AIG Confirms Investigation of 403(b) Annuity Sales Practices
It has been reported that the SEC is investigating sales and disclosure practices at VALIC, a unit of AIG, including its dealings with retirement plan participants at school districts and universities.
In its Third Quarter 2019 Form 10-Q filing with the Securities and Exchange Commission (SEC), American International Group, Inc. (AIG) says it is currently responding to governmental investigations and examinations pertaining to certain sales and compensation practices and payments and related disclosures in connection with financial planning services and the sale and distribution of related products, including 403(b) and similar retirement plans, by its Individual and Group Retirement business segments.
Last week, the Wall Street Journal reported that the SEC is investigating sales and disclosure practices at VALIC, a unit of AIG, including the company’s dealings with retirement plan participants at school districts and universities, according to people briefed on the matter. The probe is focused on whether VALIC rewarded representatives for selling pricier products and whether representatives properly disclosed commissions, according to the unnamed sources.
According to PLANSPONSOR’s 403(b) Buyer’s Guide, VALIC is ranked No. 4 in 403(b) providers by total plan assets, and it is ranked No. 2 by number of K-12 plans.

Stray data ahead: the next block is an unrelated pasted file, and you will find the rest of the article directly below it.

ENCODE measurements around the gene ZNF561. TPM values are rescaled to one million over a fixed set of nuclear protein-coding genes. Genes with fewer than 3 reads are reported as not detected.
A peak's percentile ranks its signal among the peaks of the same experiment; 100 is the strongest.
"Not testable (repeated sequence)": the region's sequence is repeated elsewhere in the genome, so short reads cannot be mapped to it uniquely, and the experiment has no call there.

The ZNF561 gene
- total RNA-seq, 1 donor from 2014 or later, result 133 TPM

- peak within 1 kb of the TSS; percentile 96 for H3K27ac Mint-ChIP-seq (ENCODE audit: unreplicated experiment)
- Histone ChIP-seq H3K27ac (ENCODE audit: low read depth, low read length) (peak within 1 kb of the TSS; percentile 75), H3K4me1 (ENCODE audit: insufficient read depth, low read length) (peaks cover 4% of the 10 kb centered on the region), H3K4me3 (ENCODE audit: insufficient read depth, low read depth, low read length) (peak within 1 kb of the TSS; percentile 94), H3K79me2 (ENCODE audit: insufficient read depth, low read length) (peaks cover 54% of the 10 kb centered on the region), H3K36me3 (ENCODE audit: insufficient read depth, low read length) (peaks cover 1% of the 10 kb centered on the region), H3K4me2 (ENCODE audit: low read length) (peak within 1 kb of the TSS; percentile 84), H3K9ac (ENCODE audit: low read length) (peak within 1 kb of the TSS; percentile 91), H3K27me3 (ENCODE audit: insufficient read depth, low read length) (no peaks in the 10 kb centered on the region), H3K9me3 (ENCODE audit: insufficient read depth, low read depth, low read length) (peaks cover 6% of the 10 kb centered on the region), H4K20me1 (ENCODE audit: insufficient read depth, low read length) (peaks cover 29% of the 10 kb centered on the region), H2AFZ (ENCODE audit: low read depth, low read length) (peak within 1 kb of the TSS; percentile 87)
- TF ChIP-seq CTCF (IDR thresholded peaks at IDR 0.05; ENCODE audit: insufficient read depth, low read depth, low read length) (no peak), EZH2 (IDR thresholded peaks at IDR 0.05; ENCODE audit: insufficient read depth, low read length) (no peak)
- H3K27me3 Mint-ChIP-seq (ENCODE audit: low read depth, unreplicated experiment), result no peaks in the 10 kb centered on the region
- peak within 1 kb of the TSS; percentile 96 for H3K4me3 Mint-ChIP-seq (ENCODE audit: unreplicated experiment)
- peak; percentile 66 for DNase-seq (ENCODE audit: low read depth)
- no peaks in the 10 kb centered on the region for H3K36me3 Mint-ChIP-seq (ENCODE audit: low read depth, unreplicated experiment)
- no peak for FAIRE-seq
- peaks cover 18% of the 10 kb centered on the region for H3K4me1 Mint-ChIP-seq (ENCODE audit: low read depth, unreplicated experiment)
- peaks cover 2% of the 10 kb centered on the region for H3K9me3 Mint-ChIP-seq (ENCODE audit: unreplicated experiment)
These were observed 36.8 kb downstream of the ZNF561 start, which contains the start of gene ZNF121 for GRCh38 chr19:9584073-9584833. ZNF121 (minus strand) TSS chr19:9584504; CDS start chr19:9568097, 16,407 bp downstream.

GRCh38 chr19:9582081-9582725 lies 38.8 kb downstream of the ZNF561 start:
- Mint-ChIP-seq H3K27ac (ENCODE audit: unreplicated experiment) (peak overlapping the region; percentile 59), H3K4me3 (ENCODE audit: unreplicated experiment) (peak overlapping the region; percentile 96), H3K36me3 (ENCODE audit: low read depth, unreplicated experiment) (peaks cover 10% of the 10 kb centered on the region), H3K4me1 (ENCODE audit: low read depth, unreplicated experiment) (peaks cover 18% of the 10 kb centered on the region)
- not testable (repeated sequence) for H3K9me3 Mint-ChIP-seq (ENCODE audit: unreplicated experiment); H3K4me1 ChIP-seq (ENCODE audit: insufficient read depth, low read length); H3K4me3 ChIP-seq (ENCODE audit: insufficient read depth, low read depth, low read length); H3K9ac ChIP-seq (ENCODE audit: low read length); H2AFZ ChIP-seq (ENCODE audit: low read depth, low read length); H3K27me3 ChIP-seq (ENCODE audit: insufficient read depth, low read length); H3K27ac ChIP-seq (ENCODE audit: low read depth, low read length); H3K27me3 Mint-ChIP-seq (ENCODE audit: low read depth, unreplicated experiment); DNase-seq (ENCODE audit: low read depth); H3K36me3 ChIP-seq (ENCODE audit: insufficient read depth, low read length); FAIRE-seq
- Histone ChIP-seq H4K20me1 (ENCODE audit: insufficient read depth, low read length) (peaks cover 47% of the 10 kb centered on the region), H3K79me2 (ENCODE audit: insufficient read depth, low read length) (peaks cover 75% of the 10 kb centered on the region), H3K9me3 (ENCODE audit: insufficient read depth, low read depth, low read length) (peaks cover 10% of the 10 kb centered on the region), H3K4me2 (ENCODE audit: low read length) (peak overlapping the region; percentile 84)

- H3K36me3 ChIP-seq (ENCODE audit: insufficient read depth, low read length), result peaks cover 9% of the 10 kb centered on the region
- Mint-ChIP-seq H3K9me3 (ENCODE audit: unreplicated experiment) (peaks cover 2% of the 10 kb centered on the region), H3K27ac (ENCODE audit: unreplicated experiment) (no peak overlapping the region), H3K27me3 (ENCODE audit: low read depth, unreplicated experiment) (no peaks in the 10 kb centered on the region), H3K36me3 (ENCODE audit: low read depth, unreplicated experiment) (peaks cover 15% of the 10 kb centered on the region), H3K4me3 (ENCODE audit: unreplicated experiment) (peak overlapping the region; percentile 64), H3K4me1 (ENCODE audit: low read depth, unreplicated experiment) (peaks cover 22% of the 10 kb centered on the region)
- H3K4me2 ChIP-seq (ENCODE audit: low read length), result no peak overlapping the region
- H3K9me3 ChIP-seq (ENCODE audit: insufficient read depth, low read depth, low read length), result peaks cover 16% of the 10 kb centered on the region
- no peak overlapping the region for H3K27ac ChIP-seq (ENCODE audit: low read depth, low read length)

The Wall Street Journal reported October 2 that the New York Department of Financial Services sent letters to a dozen major insurers requesting information about their 403(b) annuities sales practices. It is looking into whether agents are engaging in deceptive and unfair sales practices, such as failing to appropriately disclose product costs and merits.
Soon after, it was reported that the SEC is investigating certain practices in 403(b) and 457 plans. According to Jenner & Block attorneys, the SEC “sent letters to companies that administer Section 403(b) and 457 retirement plans, opening an investigation to determine whether violations of federal securities laws have occurred in the plans’ administration. The SEC is seeking details on how the plan administrators, which often serve crucial roles in selecting investments for the retirement plans of employees including teachers and government workers, choose investment options and police themselves when conflicts of interest arise.”
AIG says it has cooperated, and will continue to cooperate, in producing documents and other information with respect to the investigations and examinations of its practices.
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